Solved

Problem with Perl networking on Windows XP

Posted on 2010-11-24
4
230 Views
Last Modified: 2012-05-10
I have been trying to make the following code work without success. TIt is a simple thread waiting on a UDP port. There are lots of possible devices that may send packets to the port which are then simply placed in a file (not included here). I have verified that the UDP socket is created (netstat -a) and that the servver is sending packets. I ran a Windows program on the same UDP and it worked okay.

I am running on Strawberry perl, v 5.12. I am having two problems.

The first is that the can_read never fires except for timeouts. If I take it out, the recv blocks and never completes. As noted above, the sending is working and the port is open. I print out the handles in the function and the one I added is present. I also found that if I give a timeout = 0, can_read returns immediately and the whole routine loops rapidly. The documenation says a value of 0 results in a blocking call.

The second is that when I set $thread_stop (to kill the thread), Perl crashes when I execute the return. The routine I use to kill the thread, sets thread_stop and then does a join on the thread. I am using Visual Studio as my editor and it gets invoked with a runtime exception.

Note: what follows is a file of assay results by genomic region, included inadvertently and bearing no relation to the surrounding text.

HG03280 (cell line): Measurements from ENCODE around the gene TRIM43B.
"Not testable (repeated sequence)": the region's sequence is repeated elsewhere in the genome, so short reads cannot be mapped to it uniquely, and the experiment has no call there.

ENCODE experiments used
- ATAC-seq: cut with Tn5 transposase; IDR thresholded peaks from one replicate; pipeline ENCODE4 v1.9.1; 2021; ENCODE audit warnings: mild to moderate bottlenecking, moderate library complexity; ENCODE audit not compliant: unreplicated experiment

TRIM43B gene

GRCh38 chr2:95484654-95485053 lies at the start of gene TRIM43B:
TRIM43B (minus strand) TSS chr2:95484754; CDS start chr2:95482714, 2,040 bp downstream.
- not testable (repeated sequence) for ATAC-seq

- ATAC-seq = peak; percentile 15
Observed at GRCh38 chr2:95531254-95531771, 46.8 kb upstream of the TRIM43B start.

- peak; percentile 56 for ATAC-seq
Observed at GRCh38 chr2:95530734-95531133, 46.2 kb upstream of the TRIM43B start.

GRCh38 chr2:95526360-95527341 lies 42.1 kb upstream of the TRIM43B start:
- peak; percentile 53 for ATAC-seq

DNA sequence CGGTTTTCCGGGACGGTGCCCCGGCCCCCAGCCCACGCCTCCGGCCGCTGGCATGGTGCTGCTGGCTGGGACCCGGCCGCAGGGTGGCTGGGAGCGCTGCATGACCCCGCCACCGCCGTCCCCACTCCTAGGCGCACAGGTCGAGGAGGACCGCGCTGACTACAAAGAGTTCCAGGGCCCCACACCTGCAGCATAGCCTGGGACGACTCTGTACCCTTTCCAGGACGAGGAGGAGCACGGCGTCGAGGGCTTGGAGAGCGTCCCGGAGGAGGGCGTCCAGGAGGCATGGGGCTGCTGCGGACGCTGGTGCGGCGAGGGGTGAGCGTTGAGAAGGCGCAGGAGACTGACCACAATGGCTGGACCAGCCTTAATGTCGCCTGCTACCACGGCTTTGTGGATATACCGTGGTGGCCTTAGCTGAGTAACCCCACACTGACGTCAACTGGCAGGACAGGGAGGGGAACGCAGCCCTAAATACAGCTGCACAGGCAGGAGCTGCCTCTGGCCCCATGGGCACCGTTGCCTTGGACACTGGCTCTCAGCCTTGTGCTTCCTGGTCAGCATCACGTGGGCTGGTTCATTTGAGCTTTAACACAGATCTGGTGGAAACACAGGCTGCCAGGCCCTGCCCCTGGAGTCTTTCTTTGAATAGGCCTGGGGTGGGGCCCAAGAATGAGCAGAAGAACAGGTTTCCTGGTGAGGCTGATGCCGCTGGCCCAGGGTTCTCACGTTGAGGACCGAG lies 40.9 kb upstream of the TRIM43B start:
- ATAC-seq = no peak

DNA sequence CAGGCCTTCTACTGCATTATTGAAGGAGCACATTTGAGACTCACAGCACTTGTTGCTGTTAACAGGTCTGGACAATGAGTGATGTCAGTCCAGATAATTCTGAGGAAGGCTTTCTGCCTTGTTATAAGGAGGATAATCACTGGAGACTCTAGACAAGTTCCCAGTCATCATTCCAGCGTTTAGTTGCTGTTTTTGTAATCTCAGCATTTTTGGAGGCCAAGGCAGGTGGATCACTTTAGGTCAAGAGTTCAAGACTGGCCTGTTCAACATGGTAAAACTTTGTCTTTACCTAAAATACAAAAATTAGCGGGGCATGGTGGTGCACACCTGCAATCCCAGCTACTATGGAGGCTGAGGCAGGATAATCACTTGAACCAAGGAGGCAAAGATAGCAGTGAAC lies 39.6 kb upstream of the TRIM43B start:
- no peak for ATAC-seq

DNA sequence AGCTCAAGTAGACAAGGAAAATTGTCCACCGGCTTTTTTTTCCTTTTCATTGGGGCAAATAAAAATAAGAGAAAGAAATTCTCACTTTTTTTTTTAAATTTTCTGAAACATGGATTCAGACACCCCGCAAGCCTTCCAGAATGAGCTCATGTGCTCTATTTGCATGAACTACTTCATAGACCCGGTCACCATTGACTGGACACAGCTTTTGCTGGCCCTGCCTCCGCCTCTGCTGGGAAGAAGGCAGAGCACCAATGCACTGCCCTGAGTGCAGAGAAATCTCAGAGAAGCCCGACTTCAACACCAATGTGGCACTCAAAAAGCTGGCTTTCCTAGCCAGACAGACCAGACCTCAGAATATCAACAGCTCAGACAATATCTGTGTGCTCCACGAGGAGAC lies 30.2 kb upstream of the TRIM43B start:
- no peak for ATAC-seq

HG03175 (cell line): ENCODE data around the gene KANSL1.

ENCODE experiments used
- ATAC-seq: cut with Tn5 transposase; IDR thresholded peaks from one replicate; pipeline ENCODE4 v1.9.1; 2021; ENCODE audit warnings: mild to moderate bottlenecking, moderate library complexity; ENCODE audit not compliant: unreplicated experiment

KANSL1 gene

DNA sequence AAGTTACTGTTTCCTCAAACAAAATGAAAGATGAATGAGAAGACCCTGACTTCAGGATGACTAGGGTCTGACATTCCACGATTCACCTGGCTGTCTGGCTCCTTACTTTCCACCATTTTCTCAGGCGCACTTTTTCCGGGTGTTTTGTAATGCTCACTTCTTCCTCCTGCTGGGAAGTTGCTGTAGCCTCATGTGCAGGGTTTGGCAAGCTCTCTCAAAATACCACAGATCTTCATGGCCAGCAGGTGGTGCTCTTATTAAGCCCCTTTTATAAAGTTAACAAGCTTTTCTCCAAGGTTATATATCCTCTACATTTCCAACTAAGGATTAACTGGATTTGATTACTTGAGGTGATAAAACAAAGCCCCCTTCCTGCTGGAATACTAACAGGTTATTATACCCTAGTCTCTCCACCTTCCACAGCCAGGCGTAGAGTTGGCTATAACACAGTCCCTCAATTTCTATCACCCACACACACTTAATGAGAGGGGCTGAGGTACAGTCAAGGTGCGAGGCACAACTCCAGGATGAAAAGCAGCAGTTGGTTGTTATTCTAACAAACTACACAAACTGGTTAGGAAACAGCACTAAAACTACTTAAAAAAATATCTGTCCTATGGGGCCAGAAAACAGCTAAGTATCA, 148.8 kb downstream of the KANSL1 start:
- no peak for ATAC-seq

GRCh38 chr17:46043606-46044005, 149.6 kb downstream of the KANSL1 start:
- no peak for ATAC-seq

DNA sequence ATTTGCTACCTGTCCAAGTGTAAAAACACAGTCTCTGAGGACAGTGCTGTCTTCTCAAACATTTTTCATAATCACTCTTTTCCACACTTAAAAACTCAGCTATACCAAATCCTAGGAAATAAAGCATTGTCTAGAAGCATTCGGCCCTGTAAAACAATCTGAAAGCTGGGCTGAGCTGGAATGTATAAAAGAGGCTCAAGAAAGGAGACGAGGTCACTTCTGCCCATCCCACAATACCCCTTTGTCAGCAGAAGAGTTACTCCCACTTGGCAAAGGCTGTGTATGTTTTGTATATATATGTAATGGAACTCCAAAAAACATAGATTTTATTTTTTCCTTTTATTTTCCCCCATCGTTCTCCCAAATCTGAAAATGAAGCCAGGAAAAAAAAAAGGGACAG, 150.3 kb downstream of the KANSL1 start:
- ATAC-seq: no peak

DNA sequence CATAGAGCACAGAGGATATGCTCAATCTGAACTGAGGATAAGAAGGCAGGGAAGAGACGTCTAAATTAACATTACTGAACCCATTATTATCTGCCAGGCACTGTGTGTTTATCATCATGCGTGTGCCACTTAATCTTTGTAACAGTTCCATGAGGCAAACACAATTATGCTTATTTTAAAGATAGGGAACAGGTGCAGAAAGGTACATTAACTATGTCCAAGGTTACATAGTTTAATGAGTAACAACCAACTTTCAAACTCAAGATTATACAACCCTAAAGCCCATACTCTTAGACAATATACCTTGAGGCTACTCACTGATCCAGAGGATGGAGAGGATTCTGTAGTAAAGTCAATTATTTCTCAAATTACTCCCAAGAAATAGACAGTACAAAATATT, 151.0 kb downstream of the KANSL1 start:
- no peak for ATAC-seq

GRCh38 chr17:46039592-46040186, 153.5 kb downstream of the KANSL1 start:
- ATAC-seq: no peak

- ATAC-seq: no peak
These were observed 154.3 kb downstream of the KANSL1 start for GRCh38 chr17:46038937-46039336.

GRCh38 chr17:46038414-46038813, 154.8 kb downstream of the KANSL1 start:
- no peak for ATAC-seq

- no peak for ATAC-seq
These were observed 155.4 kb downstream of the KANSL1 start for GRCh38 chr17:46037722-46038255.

Can someone please look at the following code and tell me what I have done wrong? It looks fine to me and I have been fighting it for days. Thanks

sub listen_thread {

    $udp_sock = IO::Socket::INET->new(PeerAddr  => inet_ntoa(INADDR_BROADCAST),
                                      Proto     => udp,
                                      LocalPort => 48888)
      or die "socket: $@";
 
     my $s = new IO::Select($udp_sock);
     
     print "listen thread running\n";
 
     #make sure the handle is registered
    @ready = $s->handles();
    print "handles = \n";
    foreach $r (@ready)
         {
           print "han: $r\n";
         }  

#enter loop to receive packets
    while (1)
    {
        @ready = $s->can_read(5);
        print "waiting handles\n";
        foreach $r (@ready)
        {
           print "rd $r\n";